by Chelsea Lin - 273 Reviews - 109 List
When looking at the year in review, it's important to reflect on the good things more than the bad; consequently, let's not focus on the restaurants that didn't make it (R.I.P.) and instead celebrate the fact that monthly openings in Seattle normally outweighed the closings. Here's a look at a few of our favorites from this year, in no particular order:
Updated: December 14, 2009
What can be said about this little Ballard darling that hasn't already been mentioned by every media outlet in the city (and country)? The unsuspecting restaurant--from Orangette blogger Molly Wizenberg and her chef hubby Brandon Pettit--offers seasonal, wood-fired pizzas with very few extras; just make sure you have enough time to spend on the two-hour wait for a table and enough room after dinner to enjoy one of the gray-sea-salt-topped choco-chip cookies.
This Ballard bistro is a nod to every inviting cafe in Montmartre, with a little bit of Seattle-style sustainability thrown in for good measure. The restaurant boasts a black-and-white dining room decked in Parisian flea-market finds, but the real draw is the back bar, where the kitchen serves up casual French fare--mussels, croque monsieur and salads full of the produce grown on the property's rooftop garden.
Vegan cooking is one of those things that can either be awe-inspiring or awfully bad depending on who's behind the stove. Fortunately for Seattleites, Plum features one Makini Howell--a vegan chef who's already proven she knows what she's doing at her other restaurant Hillside Quickie. She turns out decidedly unpretentious (but seriously delicious) dishes like po' boys, burgers, kebabs and more, all meat-, dairy- and egg-free.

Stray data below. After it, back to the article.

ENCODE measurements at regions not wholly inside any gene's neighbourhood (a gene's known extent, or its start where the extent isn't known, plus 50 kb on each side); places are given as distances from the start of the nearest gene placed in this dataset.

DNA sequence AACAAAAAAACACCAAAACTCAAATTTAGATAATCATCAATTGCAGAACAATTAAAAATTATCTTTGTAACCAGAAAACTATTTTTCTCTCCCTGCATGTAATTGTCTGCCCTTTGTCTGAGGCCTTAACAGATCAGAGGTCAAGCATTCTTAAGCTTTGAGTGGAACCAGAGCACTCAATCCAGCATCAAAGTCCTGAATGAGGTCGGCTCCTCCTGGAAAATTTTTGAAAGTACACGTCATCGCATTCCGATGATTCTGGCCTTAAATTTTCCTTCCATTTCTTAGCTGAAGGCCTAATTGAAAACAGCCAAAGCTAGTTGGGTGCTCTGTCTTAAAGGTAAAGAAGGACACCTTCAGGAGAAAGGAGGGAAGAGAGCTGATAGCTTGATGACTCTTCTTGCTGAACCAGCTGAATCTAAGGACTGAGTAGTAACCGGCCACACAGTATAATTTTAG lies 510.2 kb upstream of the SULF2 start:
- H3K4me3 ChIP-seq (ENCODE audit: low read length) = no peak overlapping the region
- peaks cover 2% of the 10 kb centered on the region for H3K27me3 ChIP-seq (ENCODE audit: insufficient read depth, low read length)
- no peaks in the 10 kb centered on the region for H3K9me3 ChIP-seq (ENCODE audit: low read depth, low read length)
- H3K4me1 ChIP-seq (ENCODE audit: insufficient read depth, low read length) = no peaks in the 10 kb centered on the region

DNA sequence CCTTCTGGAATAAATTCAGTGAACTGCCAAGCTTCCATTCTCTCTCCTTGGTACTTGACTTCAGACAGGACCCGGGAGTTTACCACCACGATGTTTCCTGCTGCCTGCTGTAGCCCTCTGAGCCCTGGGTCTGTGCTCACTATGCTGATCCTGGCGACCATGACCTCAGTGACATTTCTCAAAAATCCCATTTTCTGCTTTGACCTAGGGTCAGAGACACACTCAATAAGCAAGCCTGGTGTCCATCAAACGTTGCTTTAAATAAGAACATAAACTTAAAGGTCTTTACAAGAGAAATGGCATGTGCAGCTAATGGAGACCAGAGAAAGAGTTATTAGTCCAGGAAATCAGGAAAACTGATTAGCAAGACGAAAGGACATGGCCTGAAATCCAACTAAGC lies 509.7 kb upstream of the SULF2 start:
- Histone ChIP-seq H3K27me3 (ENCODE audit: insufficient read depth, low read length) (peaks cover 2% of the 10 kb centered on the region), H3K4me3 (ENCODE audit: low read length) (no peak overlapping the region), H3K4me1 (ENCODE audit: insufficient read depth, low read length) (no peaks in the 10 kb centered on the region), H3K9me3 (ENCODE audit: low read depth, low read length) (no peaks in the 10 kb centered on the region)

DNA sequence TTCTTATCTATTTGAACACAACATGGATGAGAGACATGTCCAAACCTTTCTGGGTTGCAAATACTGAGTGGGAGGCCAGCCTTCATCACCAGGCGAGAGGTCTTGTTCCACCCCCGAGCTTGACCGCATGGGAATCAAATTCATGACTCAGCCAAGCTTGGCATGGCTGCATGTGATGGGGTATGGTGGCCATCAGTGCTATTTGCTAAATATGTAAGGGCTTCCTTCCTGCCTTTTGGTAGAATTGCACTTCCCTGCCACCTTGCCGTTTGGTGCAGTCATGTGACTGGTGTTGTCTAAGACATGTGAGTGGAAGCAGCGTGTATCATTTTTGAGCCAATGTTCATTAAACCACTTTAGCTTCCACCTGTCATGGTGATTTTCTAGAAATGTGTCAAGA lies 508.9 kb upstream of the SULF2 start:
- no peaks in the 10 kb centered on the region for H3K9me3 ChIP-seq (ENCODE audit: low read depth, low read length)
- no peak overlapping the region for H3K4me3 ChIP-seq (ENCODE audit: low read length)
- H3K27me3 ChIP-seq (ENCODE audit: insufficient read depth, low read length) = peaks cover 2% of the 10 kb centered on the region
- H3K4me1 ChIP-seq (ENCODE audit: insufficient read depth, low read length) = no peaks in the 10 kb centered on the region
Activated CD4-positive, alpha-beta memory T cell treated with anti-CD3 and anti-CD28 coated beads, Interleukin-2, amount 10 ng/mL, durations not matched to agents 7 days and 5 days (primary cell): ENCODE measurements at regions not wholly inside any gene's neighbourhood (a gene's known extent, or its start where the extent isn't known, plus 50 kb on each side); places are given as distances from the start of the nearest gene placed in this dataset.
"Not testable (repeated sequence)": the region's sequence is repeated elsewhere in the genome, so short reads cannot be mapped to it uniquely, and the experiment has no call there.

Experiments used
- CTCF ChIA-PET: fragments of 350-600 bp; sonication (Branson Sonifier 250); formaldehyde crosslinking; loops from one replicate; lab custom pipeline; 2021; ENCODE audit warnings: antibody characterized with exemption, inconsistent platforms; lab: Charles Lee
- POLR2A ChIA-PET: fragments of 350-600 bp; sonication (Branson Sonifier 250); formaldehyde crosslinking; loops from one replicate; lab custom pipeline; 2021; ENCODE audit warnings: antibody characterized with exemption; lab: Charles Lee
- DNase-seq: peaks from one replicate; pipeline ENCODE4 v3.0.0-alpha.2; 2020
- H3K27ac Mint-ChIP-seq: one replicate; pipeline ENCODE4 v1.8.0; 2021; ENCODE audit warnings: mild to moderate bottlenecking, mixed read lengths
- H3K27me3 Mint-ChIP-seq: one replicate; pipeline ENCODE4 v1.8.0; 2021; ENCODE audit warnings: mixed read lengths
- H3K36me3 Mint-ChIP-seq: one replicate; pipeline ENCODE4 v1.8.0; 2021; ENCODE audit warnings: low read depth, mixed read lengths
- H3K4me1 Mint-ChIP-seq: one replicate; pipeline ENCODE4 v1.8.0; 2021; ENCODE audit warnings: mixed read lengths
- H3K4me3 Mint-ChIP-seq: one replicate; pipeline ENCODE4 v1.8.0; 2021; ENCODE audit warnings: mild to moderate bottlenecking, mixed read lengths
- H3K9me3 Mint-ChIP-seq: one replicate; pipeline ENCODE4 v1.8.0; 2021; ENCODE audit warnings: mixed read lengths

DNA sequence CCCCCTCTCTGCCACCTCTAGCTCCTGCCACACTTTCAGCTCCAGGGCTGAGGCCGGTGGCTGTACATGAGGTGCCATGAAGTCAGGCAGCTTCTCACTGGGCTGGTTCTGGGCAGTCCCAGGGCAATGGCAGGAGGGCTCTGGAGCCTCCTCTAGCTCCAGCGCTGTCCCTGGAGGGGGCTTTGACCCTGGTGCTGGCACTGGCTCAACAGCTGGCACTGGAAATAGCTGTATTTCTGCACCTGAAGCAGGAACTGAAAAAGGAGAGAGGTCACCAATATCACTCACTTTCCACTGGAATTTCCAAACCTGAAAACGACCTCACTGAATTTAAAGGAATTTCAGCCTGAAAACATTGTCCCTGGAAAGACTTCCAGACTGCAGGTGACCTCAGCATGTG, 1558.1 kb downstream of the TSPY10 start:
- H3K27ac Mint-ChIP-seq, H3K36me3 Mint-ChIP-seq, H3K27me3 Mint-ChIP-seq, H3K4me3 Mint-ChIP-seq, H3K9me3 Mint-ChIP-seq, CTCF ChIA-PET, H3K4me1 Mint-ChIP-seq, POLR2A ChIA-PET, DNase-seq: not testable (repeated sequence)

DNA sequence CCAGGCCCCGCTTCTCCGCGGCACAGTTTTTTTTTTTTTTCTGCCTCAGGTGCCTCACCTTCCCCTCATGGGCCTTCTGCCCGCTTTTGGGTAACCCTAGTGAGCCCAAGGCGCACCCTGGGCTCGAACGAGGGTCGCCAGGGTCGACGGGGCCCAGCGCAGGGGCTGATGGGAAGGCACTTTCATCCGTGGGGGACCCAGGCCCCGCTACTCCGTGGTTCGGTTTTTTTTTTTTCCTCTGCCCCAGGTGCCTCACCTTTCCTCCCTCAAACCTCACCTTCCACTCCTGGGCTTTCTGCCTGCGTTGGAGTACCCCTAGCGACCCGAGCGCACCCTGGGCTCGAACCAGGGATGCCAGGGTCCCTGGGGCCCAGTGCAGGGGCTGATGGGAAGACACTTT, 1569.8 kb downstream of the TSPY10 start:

Ethan Stowell is the veritable King Midas of the Seattle dining scene, so it's no wonder that this Capitol Hill eatery--Stowell's fourth--is golden. Those who like the prominent chef's small plates and pastas will appreciate the market-driven menu of seasonal items, though unlike his other endeavors, the focus here is clearly seafood. Look for unusual options like geoduck crudo and tagliarini with sea urchin.
Since this warm, welcoming place opened at the very beginning of 2009, it may now seem like old news to the many Wallingford residents who think of this as a second home. And with a menu full of simple Italian dishes--ranging from persimmon salad to potato gratin, handmade pumpkin mezzaluna to pork cheeks--dining here is sort of like eating at home, if you happen to live with an Italian grandmother (who is a much better cook than you) and a sommelier who knows how to pick the perfect local and Italian wines.
It may be too early to call this Lower Queen Anne stunner one of the best restaurants of 2009--after all, it only opened weeks before the year's end--but we're going to go ahead and prophecy that Toulouse Petit only gets better with time. You can get breakfast, lunch and dinner here, but the French-Creole cuisine is best enjoyed after dark, when you dine by the light of the hundreds of candles that line the walls.